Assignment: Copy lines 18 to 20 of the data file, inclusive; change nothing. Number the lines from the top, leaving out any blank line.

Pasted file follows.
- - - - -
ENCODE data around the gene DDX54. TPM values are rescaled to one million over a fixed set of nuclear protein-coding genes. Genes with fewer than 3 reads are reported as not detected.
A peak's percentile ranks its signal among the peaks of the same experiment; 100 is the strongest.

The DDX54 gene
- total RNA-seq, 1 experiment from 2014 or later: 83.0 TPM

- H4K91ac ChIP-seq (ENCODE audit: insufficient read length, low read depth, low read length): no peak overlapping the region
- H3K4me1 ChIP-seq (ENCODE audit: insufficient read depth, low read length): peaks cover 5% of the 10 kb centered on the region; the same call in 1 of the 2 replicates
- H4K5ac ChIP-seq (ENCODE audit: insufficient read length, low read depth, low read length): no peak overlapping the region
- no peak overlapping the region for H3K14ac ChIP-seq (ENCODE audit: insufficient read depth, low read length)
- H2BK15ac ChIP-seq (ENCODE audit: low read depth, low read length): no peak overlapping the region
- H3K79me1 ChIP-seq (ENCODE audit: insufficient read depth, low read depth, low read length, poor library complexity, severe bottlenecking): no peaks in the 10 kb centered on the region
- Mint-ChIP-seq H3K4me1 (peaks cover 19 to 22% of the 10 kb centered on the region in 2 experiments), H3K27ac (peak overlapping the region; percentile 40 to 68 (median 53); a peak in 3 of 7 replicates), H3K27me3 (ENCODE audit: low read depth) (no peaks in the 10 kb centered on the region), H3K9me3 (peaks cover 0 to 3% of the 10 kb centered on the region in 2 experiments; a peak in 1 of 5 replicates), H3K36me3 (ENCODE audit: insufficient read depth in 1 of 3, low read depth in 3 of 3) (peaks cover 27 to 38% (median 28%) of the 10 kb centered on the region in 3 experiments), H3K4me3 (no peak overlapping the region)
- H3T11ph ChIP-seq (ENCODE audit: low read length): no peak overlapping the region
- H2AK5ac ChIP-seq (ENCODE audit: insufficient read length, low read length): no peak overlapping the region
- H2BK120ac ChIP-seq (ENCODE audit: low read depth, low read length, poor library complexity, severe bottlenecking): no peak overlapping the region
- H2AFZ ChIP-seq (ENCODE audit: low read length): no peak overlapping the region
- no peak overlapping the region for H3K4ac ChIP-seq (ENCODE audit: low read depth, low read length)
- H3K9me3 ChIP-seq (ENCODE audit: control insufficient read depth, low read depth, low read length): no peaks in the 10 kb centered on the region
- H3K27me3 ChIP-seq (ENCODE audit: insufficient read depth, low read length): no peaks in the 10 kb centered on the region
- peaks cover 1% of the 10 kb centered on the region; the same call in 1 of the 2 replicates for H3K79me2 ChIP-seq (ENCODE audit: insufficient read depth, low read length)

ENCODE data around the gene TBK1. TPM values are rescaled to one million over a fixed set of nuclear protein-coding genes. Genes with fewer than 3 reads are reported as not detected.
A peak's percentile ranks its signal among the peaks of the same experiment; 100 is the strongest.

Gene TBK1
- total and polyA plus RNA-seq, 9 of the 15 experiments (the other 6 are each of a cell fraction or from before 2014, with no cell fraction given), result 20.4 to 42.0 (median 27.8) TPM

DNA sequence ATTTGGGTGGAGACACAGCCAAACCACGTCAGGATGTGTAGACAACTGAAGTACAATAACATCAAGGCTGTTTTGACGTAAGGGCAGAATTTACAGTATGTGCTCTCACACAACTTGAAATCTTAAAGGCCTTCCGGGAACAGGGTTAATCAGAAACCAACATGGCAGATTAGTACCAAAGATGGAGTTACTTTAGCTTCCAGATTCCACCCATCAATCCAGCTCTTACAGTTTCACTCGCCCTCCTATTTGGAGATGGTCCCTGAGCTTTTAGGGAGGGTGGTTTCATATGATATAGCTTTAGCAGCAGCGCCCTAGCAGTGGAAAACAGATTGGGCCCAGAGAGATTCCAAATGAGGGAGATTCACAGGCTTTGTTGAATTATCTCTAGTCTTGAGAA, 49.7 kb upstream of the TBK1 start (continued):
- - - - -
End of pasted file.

- H3K27me3 ChIP-seq (ENCODE audit: insufficient read depth, low read length): no peaks in the 10 kb centered on the region
- peaks cover 1% of the 10 kb centered on the region; the same call in 1 of the 2 replicates for H3K79me2 ChIP-seq (ENCODE audit: insufficient read depth, low read length)

ENCODE data around the gene TBK1. TPM values are rescaled to one million over a fixed set of nuclear protein-coding genes. Genes with fewer than 3 reads are reported as not detected.